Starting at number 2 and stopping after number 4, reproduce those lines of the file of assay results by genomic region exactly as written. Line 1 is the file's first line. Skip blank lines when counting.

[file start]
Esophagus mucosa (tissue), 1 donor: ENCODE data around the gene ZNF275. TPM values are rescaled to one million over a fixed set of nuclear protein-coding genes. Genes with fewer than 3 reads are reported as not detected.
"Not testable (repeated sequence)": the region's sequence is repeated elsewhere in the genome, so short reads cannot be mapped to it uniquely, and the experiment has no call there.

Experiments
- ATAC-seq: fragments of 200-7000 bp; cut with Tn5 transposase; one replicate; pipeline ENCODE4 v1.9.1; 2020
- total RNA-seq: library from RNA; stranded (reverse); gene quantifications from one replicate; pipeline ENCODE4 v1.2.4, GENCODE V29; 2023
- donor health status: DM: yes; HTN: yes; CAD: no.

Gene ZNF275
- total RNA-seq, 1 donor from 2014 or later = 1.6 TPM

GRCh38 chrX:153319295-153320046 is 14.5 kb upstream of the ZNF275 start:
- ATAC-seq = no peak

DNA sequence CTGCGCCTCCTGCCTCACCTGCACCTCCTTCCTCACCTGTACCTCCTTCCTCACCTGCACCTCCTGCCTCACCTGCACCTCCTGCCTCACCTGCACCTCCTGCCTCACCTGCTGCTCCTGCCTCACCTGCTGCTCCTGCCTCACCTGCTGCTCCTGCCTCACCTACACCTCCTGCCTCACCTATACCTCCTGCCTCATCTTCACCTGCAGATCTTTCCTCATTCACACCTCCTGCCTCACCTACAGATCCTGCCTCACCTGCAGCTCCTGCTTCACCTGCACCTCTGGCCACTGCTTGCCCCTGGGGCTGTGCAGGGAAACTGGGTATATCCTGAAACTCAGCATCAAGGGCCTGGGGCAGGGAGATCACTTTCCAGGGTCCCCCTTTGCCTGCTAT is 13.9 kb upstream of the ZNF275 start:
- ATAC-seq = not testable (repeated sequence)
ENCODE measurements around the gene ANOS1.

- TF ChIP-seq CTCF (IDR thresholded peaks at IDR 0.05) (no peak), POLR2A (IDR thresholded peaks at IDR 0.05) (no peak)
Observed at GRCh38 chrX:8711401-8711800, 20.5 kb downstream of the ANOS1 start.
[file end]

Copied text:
"Not testable (repeated sequence)": the region's sequence is repeated elsewhere in the genome, so short reads cannot be mapped to it uniquely, and the experiment has no call there.

Experiments
- ATAC-seq: fragments of 200-7000 bp; cut with Tn5 transposase; one replicate; pipeline ENCODE4 v1.9.1; 2020